Craft (Adventure) — Playtest Edition Part 2

Last time on Craft (Adventure), we looked a some of the major changes in PF2 based on the playtest. However, we forgot one of the major changes to the game that directly impact adventure writing: Encounter Mode, Exploration Mode, and Downtime.

Encounter Mode

This is the round-by-round mode that we’re used to dealing with in combat, but what else can we do with this “mode” of game play? Any time where the heat is turned up for the characters. Anytime where split second decisions matter. Anytime you’re counting the seconds before some terrible fate, you want to use Encounter mode.

Some examples might be a trapped room that is growing ever smaller unless the PCs can escape or answer a complicated riddle. The PC actions could dictate how fast they find the clues, solve a puzzle and open the door before the walls crush them or the floor drops from under them. In this situation you may want to give PCs extra actions or activities they can take to help solve the puzzle, such as an activity that takes 2 actions but allows them an Intelligence or Wisdom check to gain a hint. You may also want to allow the PCs to use a reaction to catch an item with a free hand if an ally throws a piece of the puzzle to them. Even if there are no foes to fight, keeping the action in encounter mode helps the sense of urgency. Many hazards in the game function this way, but feel free to make it more elaborate to increase the tension.

Perhaps a pickpocket is attempting to join the local thieve’s guild and needs to pass a timed trial. They may need to sneak past a magical eye to test their Stealth. Next they’ll have to decide whether to avoid some obvious traps or stop to disable them. Do they take precious actions to stop and search for well hidden traps? Do they disabling the ones they find or try and avoid them? A small obstacle course that tests the thief’s Acrobatics and Athletics might be in order. One might even want to give the would-be thief some hints, clues, or a shortcut if they have tertiary skills like Nature, Arcana, Perform, or Occultism. In the end they may need to pick a lock or two to get to the final chamber and snatch a golden statue without setting off the pressure plate it sits on.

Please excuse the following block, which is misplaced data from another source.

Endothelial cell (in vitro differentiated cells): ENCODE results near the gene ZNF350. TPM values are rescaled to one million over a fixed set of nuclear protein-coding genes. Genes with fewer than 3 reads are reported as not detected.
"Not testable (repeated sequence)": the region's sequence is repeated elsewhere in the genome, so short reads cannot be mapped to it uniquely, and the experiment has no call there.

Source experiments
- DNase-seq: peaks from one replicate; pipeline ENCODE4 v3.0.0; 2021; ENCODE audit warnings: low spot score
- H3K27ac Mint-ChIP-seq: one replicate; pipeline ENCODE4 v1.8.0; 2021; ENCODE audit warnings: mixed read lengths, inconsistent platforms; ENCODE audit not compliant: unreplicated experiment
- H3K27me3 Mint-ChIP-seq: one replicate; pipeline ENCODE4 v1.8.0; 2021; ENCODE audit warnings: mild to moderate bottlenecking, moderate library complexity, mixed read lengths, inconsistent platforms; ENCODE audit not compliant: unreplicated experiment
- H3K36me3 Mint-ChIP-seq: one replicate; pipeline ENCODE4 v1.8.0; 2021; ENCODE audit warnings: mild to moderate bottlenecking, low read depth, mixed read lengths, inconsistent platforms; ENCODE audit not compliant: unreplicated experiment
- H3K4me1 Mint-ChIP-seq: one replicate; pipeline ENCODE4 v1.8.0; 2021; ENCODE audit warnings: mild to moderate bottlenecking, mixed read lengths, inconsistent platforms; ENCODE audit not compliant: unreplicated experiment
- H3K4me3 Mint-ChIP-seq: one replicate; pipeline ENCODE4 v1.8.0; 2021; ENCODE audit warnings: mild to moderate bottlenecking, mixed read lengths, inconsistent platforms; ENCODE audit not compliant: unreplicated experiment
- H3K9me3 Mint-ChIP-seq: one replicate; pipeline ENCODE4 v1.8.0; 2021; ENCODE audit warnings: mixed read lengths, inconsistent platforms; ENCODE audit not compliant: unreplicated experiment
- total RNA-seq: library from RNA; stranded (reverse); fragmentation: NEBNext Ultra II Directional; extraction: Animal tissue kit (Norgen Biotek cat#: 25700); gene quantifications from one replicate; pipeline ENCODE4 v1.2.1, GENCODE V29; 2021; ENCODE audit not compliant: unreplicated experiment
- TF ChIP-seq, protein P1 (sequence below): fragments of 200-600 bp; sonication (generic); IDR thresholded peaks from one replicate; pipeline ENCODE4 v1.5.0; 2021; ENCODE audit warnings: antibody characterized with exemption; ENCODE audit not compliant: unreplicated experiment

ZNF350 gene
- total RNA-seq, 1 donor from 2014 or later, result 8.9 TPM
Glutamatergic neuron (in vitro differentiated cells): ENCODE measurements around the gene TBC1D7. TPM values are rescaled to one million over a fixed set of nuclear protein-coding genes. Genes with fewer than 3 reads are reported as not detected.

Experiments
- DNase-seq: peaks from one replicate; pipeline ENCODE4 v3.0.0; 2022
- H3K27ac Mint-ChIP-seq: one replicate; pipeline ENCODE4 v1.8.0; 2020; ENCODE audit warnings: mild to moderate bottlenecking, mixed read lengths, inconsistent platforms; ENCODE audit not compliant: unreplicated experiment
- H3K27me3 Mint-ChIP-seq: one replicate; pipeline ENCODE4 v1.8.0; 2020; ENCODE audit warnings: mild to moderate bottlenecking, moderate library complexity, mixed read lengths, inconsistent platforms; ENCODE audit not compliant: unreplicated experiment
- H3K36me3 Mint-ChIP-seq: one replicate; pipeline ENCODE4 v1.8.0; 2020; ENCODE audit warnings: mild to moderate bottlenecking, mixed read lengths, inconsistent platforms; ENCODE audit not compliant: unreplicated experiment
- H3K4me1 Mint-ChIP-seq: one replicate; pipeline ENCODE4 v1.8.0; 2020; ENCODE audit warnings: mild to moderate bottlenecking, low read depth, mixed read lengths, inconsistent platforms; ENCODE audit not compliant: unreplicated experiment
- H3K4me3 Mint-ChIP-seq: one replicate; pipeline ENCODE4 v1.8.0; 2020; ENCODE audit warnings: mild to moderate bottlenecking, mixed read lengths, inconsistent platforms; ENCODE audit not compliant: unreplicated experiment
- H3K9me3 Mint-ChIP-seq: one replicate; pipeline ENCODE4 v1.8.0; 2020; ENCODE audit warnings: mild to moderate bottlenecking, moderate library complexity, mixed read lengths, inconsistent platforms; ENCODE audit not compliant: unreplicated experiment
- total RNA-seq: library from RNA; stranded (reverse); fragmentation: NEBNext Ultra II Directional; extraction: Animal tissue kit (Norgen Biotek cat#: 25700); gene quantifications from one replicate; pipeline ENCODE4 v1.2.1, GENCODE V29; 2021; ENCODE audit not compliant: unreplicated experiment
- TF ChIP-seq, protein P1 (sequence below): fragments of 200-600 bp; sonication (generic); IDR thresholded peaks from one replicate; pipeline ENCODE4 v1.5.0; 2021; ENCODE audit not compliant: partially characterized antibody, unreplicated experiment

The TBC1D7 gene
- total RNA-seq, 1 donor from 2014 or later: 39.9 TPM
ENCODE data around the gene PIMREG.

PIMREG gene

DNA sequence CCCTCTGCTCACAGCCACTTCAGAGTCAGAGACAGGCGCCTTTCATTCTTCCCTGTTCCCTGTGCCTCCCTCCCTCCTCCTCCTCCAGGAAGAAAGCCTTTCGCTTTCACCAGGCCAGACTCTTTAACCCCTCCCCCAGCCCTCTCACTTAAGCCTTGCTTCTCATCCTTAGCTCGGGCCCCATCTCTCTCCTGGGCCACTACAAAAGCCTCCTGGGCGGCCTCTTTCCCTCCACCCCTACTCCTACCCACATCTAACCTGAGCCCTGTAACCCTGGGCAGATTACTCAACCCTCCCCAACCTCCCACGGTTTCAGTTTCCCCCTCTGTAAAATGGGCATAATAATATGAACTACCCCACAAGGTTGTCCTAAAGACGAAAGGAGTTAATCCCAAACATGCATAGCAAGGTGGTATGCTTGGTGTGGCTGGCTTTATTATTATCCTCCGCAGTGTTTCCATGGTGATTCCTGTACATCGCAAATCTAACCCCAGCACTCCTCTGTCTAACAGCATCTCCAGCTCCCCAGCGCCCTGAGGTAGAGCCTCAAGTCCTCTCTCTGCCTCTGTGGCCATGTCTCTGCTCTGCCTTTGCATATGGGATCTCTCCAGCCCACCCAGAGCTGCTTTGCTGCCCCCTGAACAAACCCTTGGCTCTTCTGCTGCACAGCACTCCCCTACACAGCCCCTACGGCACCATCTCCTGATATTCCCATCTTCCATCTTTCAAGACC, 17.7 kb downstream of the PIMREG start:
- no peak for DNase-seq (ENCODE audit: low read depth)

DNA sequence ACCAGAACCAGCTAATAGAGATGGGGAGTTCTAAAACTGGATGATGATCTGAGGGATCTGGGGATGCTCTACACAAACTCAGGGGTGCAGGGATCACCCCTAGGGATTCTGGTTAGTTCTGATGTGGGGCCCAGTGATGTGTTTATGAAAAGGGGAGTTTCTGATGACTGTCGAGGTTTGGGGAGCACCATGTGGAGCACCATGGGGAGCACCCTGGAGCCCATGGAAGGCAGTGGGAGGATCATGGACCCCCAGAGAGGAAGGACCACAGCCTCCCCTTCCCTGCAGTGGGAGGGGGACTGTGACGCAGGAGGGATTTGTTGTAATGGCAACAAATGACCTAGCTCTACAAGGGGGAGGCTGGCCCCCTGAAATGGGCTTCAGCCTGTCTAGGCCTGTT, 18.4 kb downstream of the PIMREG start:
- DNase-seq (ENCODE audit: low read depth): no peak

Exploration Mode

The tactical shorthand that “mode” brings can be an advantage for the adventure writer. You can include various clues, loot, or interesting information in an area and give two or three different skills that might uncover this information. You can include information that is interesting, certainly, but due to the more generalized nature that Exploration Mode is intended for, you can save your word-count for developing NPCs or building lore. I would always recommend having two, if not three different ways a PC might be rewarded for interacting with the environment. This allows the GM some leeway into how she adjudicates the PC actions and rewards them. It also encourages players to have their PCs do more than “look out for danger” and roll Perception in every location.

The Social Tactics of Exploration Mode can likewise be a great place to give the GM some guidance in a sandbox style adventure or one with an investigation component. Try and include some different results that an adventurer might have if they try each of the main tactics listed in the rulebook: Carousing, Conversing, Looking Out, Shopping, and Stealing. Again, see if there’s a way to include uses for additional skills in each of these tactics. You might allow someone using Looking Out to use Athletics to climb to a better vantage point or Acrobatics to dodge through a crowd and follow someone suspicious. Add Nature or Craft into the Shopping tactic, giving the PC an opportunity to butter up one of the shop keepers in hopes they’ll drop some juicy gossip. Someone who’s Stealing might be able to snag a strange piece of writing without having to make a Thievery check, but in order to figure out what it means might require an Occultism check.


Ah, often seen as the most boring part of an adventure, Downtime can be a source of great storytelling. The player’s favorite NPCs aren’t going to get married during Exploration Mode, and they’re not going to earn the trust of an isolated town by killing a pack of dire rats in Encounter Mode. Some of your “bigger” story moments are going to happen in Downtime where you have the room to relax and role-play with your PCs. Keep this in mind when writing your adventure so that you can give the PCs opportunities for role-play, story advancement, and personal investment into the game world.

The party thief might have to go through a trial to join the thieve’s guild in Encounter Mode, but it’s going to take some time gaining their trust and respect during downtime. Give them some role-played encounters with other pickpockets, leading up to a meeting with shadowy figures in a dark alley, and culminate the experience with an Encounter Mode trial. Let the story grow during Downtime so that the big trial is that much more climactic.

Some of the Downtime can be spent helping to prepare for the big wedding between their favorite NPCs. This gives them fun role-play moments to give back to the game world and make it feel comfortable, like home. Then when you want to throw the big wedding, switch to Exploration Mode to send it home.

These modes are tools that help you, the author, convey the pace and tone of the adventure to your GM so that they can deliver a great experience for your players.

Vanessa Hoskins